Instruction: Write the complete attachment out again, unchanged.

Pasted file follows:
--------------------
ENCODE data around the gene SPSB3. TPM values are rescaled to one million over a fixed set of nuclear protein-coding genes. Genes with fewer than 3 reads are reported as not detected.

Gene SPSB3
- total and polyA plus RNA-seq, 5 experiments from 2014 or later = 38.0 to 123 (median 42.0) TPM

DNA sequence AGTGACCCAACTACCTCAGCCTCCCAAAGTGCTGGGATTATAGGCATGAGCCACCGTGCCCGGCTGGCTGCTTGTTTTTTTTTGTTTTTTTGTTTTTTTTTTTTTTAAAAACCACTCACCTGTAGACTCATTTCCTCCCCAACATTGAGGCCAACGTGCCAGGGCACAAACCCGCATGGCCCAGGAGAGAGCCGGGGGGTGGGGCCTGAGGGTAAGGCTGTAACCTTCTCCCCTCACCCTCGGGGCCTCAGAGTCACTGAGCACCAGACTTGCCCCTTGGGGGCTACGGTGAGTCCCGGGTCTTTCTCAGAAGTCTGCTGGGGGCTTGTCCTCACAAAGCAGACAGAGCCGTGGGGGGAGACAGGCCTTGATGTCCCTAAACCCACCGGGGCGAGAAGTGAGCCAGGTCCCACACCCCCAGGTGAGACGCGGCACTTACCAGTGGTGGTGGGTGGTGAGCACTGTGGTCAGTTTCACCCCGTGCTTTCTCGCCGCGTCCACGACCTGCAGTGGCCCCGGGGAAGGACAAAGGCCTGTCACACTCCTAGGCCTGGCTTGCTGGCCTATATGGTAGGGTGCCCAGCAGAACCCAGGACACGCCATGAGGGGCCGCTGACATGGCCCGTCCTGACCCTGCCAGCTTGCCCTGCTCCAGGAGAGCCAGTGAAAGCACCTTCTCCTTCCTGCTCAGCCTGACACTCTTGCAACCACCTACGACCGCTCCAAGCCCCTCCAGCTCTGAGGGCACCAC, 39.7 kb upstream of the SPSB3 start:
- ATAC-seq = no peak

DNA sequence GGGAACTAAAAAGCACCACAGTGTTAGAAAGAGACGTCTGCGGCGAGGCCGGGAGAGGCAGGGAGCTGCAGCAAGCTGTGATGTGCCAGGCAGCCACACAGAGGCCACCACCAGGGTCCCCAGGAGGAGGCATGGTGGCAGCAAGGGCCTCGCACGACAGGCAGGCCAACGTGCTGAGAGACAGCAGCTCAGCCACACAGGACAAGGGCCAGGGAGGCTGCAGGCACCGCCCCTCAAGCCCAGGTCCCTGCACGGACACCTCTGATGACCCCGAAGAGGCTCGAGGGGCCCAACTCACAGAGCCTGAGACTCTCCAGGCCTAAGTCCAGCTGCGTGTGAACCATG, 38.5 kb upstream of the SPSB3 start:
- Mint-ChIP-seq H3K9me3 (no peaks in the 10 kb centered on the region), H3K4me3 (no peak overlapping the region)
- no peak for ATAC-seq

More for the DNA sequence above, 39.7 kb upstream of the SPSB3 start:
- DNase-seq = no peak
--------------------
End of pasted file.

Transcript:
ENCODE data around the gene SPSB3. TPM values are rescaled to one million over a fixed set of nuclear protein-coding genes. Genes with fewer than 3 reads are reported as not detected.

Gene SPSB3
- total and polyA plus RNA-seq, 5 experiments from 2014 or later = 38.0 to 123 (median 42.0) TPM

DNA sequence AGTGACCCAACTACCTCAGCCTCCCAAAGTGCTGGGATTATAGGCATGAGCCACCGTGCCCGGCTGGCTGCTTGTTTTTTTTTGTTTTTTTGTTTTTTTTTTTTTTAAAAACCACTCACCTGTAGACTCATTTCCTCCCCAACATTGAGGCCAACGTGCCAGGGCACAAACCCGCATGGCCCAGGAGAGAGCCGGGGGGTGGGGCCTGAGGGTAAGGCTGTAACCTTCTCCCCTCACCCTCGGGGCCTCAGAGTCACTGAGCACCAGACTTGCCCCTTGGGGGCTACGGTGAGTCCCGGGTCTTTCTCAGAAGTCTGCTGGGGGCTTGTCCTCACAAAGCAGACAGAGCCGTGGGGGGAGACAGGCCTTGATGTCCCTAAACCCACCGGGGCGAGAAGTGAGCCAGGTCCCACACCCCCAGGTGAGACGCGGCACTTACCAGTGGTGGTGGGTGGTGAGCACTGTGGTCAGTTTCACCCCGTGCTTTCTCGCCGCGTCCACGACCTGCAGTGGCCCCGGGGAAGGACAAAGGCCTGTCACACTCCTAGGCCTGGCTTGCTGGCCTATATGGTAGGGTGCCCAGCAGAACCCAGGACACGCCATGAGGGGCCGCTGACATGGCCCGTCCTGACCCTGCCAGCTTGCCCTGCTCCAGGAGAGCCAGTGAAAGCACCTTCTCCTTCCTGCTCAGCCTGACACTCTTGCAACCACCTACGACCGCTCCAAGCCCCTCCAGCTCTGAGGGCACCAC, 39.7 kb upstream of the SPSB3 start:
- ATAC-seq = no peak

DNA sequence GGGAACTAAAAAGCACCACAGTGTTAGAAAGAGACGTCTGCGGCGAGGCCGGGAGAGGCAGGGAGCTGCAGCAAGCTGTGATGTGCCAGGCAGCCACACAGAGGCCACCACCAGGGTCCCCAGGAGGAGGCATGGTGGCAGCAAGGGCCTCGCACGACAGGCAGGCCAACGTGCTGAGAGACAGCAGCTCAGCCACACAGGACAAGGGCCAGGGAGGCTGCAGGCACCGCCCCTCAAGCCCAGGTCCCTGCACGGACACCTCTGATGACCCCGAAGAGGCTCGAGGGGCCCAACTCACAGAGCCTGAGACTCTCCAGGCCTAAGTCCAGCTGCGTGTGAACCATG, 38.5 kb upstream of the SPSB3 start:
- Mint-ChIP-seq H3K9me3 (no peaks in the 10 kb centered on the region), H3K4me3 (no peak overlapping the region)
- no peak for ATAC-seq

More for the DNA sequence above, 39.7 kb upstream of the SPSB3 start:
- DNase-seq = no peak